A rock consists of one or more minerals that may be held together by a cementitious binder. Or a rock may be a continuous mass of interlocking crystalline domains.
Igneous and metamorphic rocks are comprised of crystalline phases compacted into an inhomogeneous mass. Amorphous phases may be found as well. Sedimentary rocks are often made of distinct mineral grains or pebbles held into position by cementitious matrix. There is a great deal of variety to be found.
The point is that rocks may have quite complex compositions. If the goal is to use rock for construction, then the composition may not be that important as long as some minimum structural attribute exists.
But if the goal is to extract specific components from a rock, then the details of composition become very important. Rock may be made of simple inorganic compounds. Good examples would be calcium carbonate, sodium chloride, or calcium fluoride. These substances are often found in crystalline form where the crystal consists of cations and anions which are free to solvate in the right solvent system and dissolve. These kind of minerals may be very weak structurally and subject to easy fracture. The geological fate of such minerals is often aqueous transport and deposition to some location where a new mineral may precipitate from component ions in solution.
Some rocks may have appreciable fractions of monomers like silicate and aluminate. Monomeric components are able to form polymer networks which have a large effect on many properties of the mineral. Glass and quartz are silicate network polymers that form rigid matrices. Silicate has 4 attachment points in a tetrahedral array that can form a variety of linkages. These matrices have properties like elevated melting point and rigidity that add or detract from the value of a given material.
Quartz is a pure SiO2 network whereas soda glass contains network terminating additives that alter the connectivity and lower the glass transition temperature and melting point of the material. The additives lend workability to the glass. Chain and network termination no doubt has a major influence on the physical properties of rock.
Most metals are found in nature as an ionic compound in various oxidation states and charge balanced by simple anions like oxide, sulfide, or a halide. Metal cations may also be associated with complex, polyatomic anions like sulfate, molybdate, tungstate, silicate, aluminate, and a few other oxidized species. A few of these polyatomic anions, especially silicate, are held together with substantially covalent bonds. So their network polymer compositions may be very high melting and difficult to mill.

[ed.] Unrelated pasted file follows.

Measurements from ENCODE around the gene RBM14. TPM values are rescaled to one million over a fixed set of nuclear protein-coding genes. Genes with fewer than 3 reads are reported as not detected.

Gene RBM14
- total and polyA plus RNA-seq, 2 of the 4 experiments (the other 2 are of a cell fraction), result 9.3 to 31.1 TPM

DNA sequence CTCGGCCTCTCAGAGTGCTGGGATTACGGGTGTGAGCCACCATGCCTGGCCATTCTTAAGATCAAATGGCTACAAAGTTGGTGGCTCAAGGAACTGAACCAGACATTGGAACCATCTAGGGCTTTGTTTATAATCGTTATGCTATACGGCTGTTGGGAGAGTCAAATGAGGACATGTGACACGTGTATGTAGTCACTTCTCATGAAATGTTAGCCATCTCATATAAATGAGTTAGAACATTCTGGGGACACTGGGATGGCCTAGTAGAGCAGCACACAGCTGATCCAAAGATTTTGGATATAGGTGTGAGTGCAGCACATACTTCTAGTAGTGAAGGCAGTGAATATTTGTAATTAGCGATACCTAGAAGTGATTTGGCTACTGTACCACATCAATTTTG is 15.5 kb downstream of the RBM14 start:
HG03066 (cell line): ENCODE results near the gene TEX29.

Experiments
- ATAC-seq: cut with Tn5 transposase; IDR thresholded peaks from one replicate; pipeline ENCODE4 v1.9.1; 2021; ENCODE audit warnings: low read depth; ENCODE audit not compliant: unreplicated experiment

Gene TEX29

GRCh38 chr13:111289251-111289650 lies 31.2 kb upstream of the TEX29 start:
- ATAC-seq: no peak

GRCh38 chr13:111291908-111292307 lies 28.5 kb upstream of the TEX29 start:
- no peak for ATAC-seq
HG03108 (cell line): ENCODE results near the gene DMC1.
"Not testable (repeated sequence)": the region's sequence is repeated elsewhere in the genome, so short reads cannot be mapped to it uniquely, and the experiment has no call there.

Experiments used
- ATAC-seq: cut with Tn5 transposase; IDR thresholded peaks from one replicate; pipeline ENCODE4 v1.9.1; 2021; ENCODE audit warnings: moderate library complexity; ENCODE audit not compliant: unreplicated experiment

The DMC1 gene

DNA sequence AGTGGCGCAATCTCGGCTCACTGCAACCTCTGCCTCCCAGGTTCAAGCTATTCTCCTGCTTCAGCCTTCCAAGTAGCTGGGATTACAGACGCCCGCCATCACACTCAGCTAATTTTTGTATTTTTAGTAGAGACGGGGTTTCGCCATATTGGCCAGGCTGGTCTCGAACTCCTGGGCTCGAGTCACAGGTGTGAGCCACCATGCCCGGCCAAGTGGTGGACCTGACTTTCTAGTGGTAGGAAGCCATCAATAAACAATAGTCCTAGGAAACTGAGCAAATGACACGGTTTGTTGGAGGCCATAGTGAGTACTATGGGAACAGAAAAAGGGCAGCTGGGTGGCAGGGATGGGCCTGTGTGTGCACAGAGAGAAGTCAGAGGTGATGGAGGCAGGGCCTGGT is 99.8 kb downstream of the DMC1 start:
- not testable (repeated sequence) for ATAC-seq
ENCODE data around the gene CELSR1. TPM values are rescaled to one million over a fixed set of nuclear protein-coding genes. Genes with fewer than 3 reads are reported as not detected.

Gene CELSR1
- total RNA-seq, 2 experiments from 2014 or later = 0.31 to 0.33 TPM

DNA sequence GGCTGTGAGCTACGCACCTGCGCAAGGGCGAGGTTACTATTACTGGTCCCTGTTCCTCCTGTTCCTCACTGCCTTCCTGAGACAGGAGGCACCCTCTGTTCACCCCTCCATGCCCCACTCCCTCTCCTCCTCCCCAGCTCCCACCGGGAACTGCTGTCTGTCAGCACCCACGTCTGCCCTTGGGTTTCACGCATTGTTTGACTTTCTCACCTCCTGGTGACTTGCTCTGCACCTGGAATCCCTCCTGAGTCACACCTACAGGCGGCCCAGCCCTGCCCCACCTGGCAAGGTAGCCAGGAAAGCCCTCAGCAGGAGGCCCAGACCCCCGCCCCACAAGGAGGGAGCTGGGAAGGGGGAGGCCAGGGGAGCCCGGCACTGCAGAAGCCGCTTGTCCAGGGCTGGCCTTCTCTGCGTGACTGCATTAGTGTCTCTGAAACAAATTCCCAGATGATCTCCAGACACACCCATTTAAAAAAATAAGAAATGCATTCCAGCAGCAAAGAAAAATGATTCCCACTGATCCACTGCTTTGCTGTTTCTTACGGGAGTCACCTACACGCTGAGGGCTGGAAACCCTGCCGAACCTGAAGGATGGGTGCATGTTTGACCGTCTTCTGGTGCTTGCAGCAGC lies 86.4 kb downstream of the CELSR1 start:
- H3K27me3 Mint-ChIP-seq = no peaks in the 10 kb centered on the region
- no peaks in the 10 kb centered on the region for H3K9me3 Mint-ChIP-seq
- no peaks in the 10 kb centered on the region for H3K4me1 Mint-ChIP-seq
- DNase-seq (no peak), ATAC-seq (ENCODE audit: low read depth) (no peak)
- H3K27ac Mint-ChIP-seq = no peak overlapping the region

Extraction of desired metals from a rock will follow a path depending on the the type of mineral present. Rocks made of an ionic compound and not subject to network connectivity maybe susceptible to chemical attack and dissolution. Treatment with strong acids or various fluxing agents may cause the digestion of a rock under less than drastic conditions. Such rocks maybe susceptible to weathering as well.
Rocks with substantial polysilicate or polyaluminate compositions are rather more difficult to digest. For the same reason glass resists most chemical attack, so too do silicate and aluminate minerals. But substances that attack glass and alumina may also be useful in digesting rocks high in silicate and aluminate. In particular, hydrogen fluoride stands out. This acid is well known to attack glass by breaking the Si-O bond and making an Si-F bond due to silicons affinity for fluorine. Digestion of silicate minerals with HF or ammonium bifluoride (NH4FHF) has been known for a long time. The use of disulfur dichloride (S2Cl2) has been reported as well.
Silicates and aluminates are also susceptible to attack by hydroxide or carbonate. This is often taken advantage of in the lab through the use of a muffle furnace and crucible. Digestion of a rock sample is affected at high temperature and the resulting digested material is then treated in a manner as to allow the separation of the metal as, for instance a hydroxide or carbonate that can then be ignited in the muffle furnace. This time a purified metal oxide is formed and weighed to give a yield or wt %. Metal oxides can usually be dissolved in aqueous acid and subjected to a variety of tests thereafter.